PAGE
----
February 25, 2016 Leave a comment
National Eating Disorders Awareness Week, organized by the National Eating Disorders Association, began on Sunday, Feb. 21. The week seeks to bring about awareness of the dangers of eating disorders, and to challenge the way the public perceives these illnesses.
The goal of National Eating Disorders Awareness Week (#NEDAwareness) is to put the spotlight on eating disorders and improve public understanding of their causes, dangers and treatments. Millions of people across the country suffer from eating disorders, and by increasing awareness and access to resources, we can encourage early detection and intervention. Eating disorders have the highest mortality rate of any mental disorder, so early intervention can mean saving lives.
Co-Occurring Eating Disorders and Substance Use Disorders
In honor of National Eating Disorders Awareness Week, Gateway Alcohol & Drug Treatment aims to help individuals understand the connection between eating disorders and substance abuse.
Substance use and eating disorders have strong correlations starting at development. Both diseases are influenced by genetic, biological, environmental and psychological factors and can develop before, during, or after treatment for an eating disorder. For some individuals, substance use may cause appetite suppression leading to significant weight loss that can trigger the onset of an eating disorder. For others, it can be relied upon for avoidance-based coping.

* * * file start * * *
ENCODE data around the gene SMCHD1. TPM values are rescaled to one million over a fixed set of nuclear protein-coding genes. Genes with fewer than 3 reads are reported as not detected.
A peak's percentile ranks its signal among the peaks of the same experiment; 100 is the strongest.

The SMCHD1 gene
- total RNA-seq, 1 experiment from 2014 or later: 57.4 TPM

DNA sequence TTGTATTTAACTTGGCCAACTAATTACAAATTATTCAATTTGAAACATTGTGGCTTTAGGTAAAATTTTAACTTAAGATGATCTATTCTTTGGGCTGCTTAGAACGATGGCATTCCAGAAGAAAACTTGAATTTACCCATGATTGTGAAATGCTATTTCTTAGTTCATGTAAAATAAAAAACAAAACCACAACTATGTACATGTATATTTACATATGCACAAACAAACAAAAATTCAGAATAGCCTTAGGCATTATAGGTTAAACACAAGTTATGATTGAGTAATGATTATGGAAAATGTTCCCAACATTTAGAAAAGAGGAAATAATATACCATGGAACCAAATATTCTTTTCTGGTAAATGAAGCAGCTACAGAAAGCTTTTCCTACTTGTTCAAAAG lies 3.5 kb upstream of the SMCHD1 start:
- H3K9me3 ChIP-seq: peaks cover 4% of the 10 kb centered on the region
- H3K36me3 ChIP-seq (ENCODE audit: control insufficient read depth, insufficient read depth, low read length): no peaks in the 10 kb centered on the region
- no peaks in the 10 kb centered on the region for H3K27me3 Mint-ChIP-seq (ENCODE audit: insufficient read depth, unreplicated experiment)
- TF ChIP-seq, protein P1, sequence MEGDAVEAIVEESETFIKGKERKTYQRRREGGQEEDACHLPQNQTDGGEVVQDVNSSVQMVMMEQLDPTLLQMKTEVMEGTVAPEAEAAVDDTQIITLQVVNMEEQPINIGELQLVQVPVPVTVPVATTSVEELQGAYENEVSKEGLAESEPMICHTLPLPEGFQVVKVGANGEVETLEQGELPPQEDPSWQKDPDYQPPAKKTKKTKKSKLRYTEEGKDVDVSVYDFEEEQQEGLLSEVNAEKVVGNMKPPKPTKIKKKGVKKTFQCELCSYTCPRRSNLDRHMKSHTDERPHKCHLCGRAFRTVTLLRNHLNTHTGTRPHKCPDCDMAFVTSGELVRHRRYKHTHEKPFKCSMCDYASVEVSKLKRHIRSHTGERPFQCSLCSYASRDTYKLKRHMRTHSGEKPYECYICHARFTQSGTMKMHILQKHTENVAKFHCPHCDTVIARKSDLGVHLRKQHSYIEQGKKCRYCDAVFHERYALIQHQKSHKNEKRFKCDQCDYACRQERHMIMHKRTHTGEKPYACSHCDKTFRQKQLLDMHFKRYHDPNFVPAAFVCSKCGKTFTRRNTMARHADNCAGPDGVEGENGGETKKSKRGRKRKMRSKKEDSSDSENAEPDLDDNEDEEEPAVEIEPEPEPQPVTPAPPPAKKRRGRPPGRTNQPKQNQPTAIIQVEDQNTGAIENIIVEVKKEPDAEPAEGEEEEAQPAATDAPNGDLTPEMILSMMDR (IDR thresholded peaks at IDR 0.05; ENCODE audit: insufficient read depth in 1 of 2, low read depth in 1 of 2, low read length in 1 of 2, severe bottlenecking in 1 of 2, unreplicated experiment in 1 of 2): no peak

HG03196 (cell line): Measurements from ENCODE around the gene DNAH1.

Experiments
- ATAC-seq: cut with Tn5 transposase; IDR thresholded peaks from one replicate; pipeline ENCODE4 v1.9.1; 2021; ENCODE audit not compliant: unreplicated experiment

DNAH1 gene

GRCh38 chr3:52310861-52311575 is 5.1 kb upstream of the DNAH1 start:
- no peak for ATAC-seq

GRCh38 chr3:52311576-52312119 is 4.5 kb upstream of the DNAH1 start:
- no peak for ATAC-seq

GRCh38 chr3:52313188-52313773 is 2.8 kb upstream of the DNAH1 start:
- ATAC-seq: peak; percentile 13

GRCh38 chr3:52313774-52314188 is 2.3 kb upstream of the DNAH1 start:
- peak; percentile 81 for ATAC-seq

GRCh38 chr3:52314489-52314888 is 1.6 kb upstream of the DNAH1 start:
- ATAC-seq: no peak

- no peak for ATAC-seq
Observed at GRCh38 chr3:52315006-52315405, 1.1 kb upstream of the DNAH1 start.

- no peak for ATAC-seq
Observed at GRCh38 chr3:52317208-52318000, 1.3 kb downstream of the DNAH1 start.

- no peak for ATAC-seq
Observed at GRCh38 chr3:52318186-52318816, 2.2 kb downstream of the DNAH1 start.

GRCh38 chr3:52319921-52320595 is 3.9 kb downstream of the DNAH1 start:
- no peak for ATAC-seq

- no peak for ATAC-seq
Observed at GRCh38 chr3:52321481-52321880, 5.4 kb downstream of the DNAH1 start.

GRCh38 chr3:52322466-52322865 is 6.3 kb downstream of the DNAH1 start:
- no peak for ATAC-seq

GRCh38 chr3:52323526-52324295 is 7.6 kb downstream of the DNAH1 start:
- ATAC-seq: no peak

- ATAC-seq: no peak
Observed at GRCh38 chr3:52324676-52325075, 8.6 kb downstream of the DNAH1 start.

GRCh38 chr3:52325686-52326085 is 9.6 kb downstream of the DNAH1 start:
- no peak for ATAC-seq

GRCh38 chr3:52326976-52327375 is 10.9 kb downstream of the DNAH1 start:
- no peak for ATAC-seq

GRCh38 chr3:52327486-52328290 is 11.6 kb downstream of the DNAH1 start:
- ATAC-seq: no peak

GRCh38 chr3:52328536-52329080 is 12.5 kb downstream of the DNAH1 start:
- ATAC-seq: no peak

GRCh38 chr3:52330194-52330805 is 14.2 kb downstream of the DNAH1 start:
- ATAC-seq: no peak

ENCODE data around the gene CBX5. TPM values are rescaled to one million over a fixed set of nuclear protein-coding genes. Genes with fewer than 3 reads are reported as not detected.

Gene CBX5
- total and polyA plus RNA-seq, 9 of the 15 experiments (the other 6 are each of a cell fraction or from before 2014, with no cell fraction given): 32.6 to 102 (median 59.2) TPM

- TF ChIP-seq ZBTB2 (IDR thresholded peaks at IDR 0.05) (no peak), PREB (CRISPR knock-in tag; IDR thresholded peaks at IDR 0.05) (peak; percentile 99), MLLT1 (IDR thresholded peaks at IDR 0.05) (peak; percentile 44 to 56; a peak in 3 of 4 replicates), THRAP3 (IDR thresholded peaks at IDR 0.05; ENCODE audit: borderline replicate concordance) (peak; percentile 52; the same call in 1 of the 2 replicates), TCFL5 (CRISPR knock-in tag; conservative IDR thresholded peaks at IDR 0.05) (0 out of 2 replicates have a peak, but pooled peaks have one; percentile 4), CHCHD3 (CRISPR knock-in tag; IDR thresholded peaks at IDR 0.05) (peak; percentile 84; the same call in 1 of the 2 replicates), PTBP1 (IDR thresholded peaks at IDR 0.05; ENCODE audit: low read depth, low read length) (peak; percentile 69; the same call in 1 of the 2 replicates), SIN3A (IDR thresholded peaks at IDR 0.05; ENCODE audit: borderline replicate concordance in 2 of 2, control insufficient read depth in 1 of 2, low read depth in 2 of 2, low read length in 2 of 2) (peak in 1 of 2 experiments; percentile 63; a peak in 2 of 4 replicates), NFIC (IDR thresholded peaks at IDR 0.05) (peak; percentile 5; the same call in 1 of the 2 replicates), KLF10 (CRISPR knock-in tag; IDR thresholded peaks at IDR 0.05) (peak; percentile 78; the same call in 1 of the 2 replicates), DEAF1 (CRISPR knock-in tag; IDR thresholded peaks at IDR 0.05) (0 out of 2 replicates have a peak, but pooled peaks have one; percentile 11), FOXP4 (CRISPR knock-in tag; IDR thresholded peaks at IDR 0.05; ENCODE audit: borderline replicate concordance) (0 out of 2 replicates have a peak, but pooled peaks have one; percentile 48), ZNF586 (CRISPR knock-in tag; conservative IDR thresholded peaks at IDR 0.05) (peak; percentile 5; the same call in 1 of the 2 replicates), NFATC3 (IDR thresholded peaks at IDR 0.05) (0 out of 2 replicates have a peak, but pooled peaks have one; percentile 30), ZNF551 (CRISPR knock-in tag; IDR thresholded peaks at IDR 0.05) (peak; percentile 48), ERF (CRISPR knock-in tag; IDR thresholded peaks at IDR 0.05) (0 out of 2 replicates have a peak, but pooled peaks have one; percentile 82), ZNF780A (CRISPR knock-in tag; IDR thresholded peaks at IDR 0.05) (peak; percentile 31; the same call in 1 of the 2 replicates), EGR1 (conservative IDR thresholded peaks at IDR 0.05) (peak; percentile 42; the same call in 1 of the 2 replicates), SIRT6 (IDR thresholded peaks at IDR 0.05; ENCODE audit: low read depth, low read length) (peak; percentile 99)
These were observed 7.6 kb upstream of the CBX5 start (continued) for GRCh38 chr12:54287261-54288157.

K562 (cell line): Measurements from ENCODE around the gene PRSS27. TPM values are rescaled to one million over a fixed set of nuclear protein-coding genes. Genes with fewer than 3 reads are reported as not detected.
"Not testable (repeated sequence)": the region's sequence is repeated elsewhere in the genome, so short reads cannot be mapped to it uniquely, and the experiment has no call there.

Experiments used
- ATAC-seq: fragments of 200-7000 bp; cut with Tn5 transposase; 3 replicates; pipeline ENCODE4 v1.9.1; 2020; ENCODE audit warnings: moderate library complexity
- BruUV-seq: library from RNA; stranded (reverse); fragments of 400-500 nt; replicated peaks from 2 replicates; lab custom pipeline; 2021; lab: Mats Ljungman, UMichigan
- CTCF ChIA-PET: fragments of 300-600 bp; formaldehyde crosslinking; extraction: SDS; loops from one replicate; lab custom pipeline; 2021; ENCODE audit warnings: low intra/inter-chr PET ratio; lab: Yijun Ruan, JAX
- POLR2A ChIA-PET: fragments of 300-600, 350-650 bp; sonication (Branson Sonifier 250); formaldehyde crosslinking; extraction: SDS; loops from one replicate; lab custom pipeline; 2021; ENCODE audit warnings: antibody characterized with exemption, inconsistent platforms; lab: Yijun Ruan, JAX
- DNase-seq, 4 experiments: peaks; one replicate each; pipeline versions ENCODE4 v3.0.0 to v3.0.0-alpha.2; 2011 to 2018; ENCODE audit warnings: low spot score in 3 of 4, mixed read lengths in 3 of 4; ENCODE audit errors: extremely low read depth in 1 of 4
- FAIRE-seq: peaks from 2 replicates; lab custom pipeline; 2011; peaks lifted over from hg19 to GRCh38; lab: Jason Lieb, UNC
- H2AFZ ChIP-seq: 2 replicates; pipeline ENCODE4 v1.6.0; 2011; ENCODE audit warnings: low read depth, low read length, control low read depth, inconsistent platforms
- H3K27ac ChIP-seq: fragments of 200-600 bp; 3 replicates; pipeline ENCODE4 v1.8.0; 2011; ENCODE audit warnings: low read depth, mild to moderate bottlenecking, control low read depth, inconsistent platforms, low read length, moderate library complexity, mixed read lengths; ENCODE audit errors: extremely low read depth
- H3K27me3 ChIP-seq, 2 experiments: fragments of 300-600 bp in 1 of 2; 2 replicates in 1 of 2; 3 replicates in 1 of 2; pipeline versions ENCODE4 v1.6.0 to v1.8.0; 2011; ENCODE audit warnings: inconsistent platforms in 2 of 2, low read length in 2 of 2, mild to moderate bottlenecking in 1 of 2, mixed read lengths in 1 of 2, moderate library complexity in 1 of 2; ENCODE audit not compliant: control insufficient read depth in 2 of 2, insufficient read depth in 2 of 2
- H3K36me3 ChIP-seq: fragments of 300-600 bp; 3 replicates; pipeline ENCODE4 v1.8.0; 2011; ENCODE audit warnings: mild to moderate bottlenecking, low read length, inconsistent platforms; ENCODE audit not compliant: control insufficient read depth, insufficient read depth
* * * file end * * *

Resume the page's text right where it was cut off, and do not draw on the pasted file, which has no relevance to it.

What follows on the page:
According to the National Eating Disorder Association, nearly 50% of individuals with an eating disorder are also abusing substances such as drugs and/or alcohol.
These two diseases feed upon each other and intensify the destructive qualities of one another. This in turn creates a vicious cycle for the person suffering being that one disorder cannot be treated without treating the other.
If you know someone who has an eating disorder and is also abusing substances, seek treatment and determine if they are equipped in treating individuals with this specific co-occurring disorder.